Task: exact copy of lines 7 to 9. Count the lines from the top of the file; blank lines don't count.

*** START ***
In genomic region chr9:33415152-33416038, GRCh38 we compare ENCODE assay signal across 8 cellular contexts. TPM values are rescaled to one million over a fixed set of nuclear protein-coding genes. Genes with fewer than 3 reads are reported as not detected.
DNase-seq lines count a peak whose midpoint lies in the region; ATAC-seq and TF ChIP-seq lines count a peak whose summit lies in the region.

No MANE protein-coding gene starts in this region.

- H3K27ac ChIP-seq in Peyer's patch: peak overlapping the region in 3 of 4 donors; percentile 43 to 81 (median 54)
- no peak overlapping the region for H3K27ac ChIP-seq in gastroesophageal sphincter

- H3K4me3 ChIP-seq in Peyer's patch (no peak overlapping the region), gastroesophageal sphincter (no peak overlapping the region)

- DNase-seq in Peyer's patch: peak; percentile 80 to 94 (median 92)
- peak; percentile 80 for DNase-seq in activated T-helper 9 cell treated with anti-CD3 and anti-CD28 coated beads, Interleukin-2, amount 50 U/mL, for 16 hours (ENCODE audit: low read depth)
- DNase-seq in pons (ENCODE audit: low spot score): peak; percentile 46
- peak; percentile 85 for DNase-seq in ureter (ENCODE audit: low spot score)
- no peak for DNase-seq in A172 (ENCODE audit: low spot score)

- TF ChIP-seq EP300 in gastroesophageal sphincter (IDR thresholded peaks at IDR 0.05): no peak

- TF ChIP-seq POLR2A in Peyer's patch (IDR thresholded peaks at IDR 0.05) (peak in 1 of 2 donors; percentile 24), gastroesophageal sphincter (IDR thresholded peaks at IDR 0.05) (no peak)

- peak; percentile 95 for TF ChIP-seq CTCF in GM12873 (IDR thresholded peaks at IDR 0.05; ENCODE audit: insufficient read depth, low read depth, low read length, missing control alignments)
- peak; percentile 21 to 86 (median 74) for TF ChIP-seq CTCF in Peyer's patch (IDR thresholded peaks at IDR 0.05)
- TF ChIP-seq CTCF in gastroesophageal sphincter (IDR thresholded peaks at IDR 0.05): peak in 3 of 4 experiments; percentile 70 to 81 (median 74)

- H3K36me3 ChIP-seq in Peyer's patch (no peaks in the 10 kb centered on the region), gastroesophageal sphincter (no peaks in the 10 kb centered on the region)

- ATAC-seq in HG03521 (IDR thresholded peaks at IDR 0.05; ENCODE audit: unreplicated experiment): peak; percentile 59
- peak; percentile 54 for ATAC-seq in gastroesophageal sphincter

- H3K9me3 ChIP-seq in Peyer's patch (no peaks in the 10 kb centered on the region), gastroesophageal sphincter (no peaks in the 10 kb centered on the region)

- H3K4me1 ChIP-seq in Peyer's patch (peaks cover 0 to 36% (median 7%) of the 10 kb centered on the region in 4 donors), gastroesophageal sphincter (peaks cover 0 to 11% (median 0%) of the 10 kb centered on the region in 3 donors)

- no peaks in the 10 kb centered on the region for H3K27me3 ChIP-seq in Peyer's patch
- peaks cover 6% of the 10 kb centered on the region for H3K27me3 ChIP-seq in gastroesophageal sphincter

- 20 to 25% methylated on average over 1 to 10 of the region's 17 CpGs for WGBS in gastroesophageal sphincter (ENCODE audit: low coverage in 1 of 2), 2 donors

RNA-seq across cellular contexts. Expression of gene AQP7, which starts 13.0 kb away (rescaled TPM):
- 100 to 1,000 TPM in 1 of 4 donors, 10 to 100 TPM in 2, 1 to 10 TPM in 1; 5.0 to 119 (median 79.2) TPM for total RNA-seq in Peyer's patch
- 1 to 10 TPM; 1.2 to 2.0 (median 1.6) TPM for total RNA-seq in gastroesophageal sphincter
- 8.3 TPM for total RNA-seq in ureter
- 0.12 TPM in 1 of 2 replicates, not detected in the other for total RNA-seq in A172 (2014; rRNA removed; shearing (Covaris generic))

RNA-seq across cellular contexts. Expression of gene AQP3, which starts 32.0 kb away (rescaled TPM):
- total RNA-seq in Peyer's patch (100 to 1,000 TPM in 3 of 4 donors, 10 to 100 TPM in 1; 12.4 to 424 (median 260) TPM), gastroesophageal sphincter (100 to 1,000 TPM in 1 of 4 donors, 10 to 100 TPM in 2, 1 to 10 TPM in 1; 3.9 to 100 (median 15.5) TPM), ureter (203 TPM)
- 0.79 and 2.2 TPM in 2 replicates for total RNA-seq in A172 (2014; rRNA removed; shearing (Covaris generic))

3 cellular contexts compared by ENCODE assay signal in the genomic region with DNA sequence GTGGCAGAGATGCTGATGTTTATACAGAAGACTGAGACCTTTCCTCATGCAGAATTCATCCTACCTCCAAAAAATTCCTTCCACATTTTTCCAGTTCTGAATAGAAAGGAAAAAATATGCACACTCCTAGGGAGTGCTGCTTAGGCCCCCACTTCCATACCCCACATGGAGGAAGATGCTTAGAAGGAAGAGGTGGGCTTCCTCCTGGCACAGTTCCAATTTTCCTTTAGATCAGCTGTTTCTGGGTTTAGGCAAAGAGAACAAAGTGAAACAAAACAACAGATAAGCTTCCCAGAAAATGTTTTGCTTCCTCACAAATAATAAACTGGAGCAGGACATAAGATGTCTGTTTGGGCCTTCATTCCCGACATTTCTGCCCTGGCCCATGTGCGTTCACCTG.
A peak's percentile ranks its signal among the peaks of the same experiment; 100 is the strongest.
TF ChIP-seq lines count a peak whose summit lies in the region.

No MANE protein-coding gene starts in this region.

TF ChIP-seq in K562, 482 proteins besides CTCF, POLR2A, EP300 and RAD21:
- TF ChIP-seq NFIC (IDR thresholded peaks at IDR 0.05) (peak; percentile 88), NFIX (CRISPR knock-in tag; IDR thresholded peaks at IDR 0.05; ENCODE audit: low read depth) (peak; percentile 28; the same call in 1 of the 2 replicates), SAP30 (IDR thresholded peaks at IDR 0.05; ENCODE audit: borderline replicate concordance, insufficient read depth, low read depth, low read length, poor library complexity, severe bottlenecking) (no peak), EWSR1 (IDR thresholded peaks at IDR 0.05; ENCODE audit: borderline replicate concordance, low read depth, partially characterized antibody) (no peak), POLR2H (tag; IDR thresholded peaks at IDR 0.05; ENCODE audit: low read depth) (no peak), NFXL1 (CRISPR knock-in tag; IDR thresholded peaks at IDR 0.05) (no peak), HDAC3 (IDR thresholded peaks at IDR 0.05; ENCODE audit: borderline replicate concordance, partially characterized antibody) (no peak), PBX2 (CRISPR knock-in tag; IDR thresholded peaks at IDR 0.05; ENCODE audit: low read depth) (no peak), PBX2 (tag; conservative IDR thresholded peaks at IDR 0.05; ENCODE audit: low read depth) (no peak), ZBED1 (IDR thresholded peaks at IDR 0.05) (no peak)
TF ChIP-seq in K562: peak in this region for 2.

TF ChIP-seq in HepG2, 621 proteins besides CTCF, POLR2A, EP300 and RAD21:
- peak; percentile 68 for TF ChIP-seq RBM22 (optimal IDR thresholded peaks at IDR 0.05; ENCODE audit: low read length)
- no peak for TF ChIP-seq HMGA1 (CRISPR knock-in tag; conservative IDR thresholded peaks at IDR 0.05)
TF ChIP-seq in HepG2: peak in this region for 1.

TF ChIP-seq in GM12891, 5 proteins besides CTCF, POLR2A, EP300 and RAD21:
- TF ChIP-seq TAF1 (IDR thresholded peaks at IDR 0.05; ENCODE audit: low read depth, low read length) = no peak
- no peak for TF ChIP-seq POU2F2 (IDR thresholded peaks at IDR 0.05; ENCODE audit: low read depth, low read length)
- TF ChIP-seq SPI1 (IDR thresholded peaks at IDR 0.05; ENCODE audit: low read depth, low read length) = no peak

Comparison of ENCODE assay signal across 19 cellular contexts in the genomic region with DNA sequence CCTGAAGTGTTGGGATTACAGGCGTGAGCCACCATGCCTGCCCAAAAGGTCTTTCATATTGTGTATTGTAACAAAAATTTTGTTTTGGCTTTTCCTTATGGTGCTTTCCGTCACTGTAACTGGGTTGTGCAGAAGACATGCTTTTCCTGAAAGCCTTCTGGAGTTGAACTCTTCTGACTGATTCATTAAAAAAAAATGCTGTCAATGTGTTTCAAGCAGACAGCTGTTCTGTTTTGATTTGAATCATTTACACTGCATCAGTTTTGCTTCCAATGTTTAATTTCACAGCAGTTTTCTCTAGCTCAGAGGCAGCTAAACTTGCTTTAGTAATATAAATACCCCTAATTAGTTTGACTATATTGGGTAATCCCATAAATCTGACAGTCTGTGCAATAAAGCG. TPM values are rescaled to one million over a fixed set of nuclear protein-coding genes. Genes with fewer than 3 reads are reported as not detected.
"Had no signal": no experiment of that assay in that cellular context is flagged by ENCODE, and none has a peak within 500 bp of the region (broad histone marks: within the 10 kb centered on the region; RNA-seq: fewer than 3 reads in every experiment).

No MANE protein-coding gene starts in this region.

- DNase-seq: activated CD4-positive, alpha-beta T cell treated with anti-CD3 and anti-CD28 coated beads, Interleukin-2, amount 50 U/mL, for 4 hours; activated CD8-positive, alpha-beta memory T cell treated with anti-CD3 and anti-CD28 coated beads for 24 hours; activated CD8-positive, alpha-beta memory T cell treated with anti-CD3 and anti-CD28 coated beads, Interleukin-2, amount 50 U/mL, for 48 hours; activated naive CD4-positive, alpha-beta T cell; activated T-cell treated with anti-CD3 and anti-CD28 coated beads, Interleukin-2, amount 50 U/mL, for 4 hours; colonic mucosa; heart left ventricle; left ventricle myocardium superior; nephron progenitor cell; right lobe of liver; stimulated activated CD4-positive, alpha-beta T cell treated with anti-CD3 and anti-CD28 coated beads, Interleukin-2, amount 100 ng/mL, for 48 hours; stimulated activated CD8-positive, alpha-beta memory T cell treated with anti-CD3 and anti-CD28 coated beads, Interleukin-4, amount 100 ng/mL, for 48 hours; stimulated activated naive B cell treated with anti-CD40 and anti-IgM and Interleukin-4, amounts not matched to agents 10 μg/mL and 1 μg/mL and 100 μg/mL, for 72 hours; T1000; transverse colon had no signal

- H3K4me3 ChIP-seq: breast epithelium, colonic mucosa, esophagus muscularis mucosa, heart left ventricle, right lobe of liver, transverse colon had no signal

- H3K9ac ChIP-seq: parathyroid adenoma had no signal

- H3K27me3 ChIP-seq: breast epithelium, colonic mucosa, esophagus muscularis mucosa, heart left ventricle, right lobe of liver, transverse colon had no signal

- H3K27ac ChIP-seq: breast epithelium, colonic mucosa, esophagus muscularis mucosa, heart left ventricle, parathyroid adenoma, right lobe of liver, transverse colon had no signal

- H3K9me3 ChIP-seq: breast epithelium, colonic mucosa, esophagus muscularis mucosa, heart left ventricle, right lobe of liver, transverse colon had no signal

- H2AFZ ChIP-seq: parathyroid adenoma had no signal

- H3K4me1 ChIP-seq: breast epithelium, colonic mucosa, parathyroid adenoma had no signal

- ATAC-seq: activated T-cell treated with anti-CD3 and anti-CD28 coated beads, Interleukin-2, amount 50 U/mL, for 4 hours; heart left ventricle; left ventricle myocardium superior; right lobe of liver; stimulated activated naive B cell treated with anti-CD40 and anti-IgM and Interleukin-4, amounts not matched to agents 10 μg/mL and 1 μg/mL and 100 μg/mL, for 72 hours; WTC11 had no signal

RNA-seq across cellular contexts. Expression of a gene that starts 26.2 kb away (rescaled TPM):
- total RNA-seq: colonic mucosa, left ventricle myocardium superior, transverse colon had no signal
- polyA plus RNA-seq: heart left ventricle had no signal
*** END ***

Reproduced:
- DNase-seq in Peyer's patch: peak; percentile 80 to 94 (median 92)
- peak; percentile 80 for DNase-seq in activated T-helper 9 cell treated with anti-CD3 and anti-CD28 coated beads, Interleukin-2, amount 50 U/mL, for 16 hours (ENCODE audit: low read depth)
- DNase-seq in pons (ENCODE audit: low spot score): peak; percentile 46